[[caption-width-right:325:Bad Religion, roughly 30 years ago.]]
--> ''Punk Rock with a thesaurus.''
Bad Religion is a very influential punk rock band from the United States of America, founded in 1980 in Southern California. The original members were Jay Bentley (bass), Greg Graffin (vocals), Brett Gurewitz (guitars), and Jay Ziskrout, who was quickly replaced by Peter Finestone (drums). In the spirit of the Do-It-Yourself ethic held by the punk scene at the time, Gurewitz created Epitaph Records soon after their formation, and most of the band's albums have since been released through this label.
The band is known for its particulary clever use of metaphor, style and vocabulary in the lyrics, as well as their peculiar vocal harmonies. Lyrics are often about philosophical, social or political concerns and tend to be critical, sarcastic, and often times harsh. Song writing is usually done between Graffin and Gurewitz, except for the period of time when the band left Epitaph for the major label Atlantic Records (1993 - 2001). During this period, Graffin took on sole song writing duties (excluding their major label debut ''Stranger than Fiction'', which was the last album Guerwitz appeared on until 2002). For the album ''No Substance'', generally considered among the band's weakest entries, song writing responsibilities were shared among the other band members. Since Gurewitz's return, he and Graffin have resumed their original song writing duties.
Bad Religion's current lineup consists of Graffin (vocals), Gurewitz (guitars), Bentley (bass), Greg Hetson--formerly of The Circle Jerks (guitars), Brian Baker (guitars), and Brooks Wackerman (drums). Bobby Schayer was their drummer for much of their Atlantic period, but left the band after suffering a shoulder injury.
* ''How Could Hell Be Any Worse?'' (1982)
* ''Into the Unknown'' (1983)
* ''Suffer'' (1988)
* ''No Control'' (1989)
* ''Against the Grain'' (1990)
* ''Generator'' (1992)
* ''Recipe for Hate'' (1993)
* ''Stranger Than Fiction'' (1994)
* ''The Gray Race'' (1996)
* ''No Substance'' (1998)
* ''The New America'' (2000)
* ''The Process of Belief'' (2002)
* ''The Empire Strikes First'' (2004)
* ''New Maps of Hell'' (2007)
* ''The Dissent of Man'' (2010)
* ''True North'' (2013)
* AcCENTUponTheWrongSylLABle: Lots. A few examples from "Parallel": "Phony [=COLLective progess=], [=ACCepting=] that it's all such a mess", and in the background, "our lives are [=paralLEL=]"... later, "watching as our [=FOUNdations=] crumble away"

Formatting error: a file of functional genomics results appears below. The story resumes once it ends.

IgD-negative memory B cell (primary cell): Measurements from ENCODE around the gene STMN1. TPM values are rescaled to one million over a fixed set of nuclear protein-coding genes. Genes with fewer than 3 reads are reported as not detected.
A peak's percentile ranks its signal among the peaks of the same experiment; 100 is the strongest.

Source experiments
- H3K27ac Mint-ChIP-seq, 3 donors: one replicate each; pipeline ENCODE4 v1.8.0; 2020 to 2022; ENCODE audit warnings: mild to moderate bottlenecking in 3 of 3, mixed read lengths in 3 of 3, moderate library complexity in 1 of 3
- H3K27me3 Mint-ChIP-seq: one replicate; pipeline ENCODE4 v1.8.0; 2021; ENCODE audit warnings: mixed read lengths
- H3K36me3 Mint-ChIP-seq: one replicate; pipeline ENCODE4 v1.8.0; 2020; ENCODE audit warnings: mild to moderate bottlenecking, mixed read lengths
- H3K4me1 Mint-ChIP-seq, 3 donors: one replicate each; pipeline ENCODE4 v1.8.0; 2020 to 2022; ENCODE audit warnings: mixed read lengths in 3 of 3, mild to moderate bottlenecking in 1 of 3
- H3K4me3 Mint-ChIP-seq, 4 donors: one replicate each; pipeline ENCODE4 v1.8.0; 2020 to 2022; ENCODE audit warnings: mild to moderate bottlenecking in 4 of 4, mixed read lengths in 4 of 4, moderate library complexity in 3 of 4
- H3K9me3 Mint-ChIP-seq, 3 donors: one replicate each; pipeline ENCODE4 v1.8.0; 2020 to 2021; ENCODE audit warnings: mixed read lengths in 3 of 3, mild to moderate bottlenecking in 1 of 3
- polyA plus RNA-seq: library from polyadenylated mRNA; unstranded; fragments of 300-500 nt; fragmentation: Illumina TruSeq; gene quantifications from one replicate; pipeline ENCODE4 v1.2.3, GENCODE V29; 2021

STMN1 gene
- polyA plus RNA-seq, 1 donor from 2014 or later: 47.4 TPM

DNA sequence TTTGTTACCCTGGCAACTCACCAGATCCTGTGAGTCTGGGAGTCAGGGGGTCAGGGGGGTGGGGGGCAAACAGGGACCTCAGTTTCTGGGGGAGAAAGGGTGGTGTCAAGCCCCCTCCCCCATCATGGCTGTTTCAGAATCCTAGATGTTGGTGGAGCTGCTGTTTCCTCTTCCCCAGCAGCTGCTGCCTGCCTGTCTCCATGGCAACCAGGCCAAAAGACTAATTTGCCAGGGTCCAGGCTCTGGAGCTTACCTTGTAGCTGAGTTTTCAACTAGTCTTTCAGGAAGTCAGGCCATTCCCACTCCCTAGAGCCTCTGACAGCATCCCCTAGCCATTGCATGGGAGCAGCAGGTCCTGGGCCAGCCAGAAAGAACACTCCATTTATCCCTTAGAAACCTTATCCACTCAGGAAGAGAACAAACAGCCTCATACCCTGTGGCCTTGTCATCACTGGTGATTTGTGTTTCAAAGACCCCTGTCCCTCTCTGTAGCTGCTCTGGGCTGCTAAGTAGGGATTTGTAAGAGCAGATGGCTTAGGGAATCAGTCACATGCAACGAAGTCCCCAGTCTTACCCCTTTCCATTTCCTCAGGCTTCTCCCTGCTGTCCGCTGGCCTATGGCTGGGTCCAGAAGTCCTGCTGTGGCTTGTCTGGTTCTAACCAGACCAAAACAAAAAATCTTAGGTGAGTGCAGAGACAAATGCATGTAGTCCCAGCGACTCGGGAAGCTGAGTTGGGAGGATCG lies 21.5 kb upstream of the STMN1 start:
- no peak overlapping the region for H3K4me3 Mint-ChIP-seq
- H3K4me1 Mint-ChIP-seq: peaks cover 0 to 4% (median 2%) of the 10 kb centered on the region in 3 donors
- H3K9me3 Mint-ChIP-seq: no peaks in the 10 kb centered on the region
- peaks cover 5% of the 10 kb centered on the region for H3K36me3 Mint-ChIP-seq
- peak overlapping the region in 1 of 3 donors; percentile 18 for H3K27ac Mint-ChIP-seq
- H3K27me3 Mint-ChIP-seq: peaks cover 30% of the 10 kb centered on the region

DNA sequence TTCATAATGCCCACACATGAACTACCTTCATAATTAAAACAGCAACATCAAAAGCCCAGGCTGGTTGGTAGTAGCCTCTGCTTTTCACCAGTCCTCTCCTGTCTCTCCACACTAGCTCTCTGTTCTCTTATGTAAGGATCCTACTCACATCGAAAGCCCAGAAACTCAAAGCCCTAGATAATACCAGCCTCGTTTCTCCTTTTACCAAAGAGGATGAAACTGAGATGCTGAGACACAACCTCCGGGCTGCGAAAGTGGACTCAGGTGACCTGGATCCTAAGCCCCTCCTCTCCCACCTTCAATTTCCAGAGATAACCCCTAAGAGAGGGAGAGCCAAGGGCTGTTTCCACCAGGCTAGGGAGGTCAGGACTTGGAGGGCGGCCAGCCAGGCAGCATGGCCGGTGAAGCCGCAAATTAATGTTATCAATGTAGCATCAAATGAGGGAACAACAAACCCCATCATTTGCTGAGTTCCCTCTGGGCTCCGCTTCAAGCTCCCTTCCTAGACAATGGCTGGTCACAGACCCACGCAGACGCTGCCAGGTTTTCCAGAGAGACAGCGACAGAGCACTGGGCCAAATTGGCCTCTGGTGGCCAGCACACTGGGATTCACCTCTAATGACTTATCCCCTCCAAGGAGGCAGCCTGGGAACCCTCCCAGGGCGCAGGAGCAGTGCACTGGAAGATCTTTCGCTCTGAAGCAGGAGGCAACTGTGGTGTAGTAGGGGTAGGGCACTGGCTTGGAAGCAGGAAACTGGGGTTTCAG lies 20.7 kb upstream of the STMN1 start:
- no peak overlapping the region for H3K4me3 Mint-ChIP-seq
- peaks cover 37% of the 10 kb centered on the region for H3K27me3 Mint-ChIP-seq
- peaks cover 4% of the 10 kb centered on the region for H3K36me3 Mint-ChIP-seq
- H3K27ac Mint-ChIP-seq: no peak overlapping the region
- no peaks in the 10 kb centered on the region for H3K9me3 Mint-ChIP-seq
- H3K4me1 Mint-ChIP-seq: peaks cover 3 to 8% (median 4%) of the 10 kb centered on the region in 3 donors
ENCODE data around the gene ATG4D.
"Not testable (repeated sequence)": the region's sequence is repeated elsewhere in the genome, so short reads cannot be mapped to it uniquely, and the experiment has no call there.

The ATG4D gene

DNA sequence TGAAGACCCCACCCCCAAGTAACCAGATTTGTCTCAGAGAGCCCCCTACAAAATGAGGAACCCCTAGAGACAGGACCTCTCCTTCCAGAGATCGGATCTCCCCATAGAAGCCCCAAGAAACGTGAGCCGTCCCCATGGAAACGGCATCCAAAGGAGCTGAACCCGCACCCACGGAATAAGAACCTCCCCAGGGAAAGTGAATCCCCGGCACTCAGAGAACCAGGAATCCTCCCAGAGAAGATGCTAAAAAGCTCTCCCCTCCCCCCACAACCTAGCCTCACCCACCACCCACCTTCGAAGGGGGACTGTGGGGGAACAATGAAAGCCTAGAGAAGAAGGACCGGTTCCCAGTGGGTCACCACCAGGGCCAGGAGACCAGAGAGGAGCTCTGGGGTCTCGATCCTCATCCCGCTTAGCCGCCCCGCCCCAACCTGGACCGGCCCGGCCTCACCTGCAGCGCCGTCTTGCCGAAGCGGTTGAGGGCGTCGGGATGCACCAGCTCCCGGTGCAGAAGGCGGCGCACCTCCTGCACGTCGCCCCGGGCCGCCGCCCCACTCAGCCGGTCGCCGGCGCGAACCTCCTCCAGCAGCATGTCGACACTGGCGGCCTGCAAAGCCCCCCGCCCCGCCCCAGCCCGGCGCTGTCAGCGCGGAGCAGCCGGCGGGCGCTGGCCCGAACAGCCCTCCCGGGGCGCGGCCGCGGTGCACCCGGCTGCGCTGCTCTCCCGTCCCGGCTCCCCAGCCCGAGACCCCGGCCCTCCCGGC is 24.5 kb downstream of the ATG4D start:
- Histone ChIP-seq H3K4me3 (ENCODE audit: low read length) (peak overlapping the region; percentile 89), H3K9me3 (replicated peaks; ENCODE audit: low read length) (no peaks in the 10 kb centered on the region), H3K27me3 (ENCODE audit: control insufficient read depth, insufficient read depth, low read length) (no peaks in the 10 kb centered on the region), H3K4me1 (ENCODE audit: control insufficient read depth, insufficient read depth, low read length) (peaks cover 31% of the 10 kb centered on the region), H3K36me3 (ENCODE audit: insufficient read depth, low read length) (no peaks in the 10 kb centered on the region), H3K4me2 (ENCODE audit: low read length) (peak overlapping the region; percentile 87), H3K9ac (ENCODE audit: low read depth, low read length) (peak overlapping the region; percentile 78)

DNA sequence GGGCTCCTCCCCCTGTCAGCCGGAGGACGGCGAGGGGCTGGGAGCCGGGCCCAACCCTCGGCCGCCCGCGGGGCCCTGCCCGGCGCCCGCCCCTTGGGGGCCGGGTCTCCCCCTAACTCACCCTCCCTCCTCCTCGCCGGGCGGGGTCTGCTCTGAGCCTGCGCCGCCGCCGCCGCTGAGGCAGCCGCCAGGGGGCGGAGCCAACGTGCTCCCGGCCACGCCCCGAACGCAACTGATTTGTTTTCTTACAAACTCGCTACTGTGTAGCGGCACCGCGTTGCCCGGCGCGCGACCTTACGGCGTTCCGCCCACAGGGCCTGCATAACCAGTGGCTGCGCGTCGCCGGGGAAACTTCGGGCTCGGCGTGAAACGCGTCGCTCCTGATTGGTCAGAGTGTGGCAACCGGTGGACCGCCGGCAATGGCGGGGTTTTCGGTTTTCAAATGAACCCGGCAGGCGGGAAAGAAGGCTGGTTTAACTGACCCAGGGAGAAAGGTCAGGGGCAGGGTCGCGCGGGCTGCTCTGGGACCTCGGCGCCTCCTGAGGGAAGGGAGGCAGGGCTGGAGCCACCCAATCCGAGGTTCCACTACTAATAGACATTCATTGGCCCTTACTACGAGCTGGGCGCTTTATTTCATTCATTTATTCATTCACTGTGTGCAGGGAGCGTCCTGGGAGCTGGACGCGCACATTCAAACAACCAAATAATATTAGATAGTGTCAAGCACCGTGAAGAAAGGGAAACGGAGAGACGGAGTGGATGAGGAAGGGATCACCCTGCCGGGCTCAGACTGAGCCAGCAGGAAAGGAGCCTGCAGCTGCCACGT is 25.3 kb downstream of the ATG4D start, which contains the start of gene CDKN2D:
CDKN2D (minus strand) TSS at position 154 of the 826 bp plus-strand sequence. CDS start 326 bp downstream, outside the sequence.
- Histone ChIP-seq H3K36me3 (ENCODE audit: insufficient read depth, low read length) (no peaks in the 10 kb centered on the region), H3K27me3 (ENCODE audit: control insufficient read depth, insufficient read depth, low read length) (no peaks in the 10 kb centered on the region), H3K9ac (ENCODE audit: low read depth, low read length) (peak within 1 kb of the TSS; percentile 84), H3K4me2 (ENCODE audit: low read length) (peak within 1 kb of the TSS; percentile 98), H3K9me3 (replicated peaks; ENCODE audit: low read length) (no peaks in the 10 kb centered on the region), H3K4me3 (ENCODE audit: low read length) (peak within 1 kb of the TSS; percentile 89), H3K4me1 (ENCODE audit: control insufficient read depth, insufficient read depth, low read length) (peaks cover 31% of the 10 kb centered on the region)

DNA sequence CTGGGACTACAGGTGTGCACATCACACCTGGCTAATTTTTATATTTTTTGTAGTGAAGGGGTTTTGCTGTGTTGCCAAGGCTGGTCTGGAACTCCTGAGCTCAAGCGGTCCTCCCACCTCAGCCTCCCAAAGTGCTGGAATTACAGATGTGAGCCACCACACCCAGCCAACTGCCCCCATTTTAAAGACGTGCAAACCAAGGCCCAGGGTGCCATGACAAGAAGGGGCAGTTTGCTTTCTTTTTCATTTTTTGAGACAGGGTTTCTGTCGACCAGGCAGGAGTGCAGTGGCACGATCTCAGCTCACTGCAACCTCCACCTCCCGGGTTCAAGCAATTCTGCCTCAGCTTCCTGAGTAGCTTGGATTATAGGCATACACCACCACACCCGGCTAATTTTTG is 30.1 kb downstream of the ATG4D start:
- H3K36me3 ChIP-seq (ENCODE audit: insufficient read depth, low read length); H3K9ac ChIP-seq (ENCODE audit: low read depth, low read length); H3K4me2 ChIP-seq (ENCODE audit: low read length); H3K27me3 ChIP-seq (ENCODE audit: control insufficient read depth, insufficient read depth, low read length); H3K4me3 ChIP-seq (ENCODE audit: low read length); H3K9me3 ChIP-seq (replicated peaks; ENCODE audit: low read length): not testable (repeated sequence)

* AlbumTitleDrop: Most of their albums are named after one of the songs on it.
** One exception, ''The Process of Belief'', is named for a line from the song "Materialist".
* AudienceParticipationSong: "Sorrow"
* AuthorTract: Although not in a bad way.
* BadassTeacher: Graffin. He's taught university classes at Cornell and UCLA
* CallBack: ''How Could Hell Be Any Worse?'' is Title Dropped in "Los Angeles is Burning", over two decades later.
** Both ''No Control'' and ''Suffer'' are mentioned in "21st Century (Digital Boy)" on ''Against the Grain''.
* CanonDiscontinuity: ''Into The Unknown'' -- after disappointing sales, it wasn't acknowledged or reissued until it was included in a compilation 27 years later.
* CorruptChurch: "Sinister Rouge", among others.
* CrapsackWorld: "Leaders and Followers", among others.
* DateMyAvatar: song "I love my computer" rolls with this. "...'cause you are just a number and a clever screen name."
* DeadpanSnarker: Graffin's lyrics are usually this (Brett's not so much). Which is strange, because in-person, he's actually pretty laid back and mellowed-out.
* GodIsEvil: ''And what I'm frightened of is that they call it "God's Love"...''
** "Skyscraper", which tells the Tower of Babel myth from the perspective of the builders.
* GodIsInept: "Better Off Dead", which is basically God apologizing for creating such a CrapsackWorld.
** On the other hand, it may also be a sarcastic reply to people who constantly complain about living in a CrapsackWorld.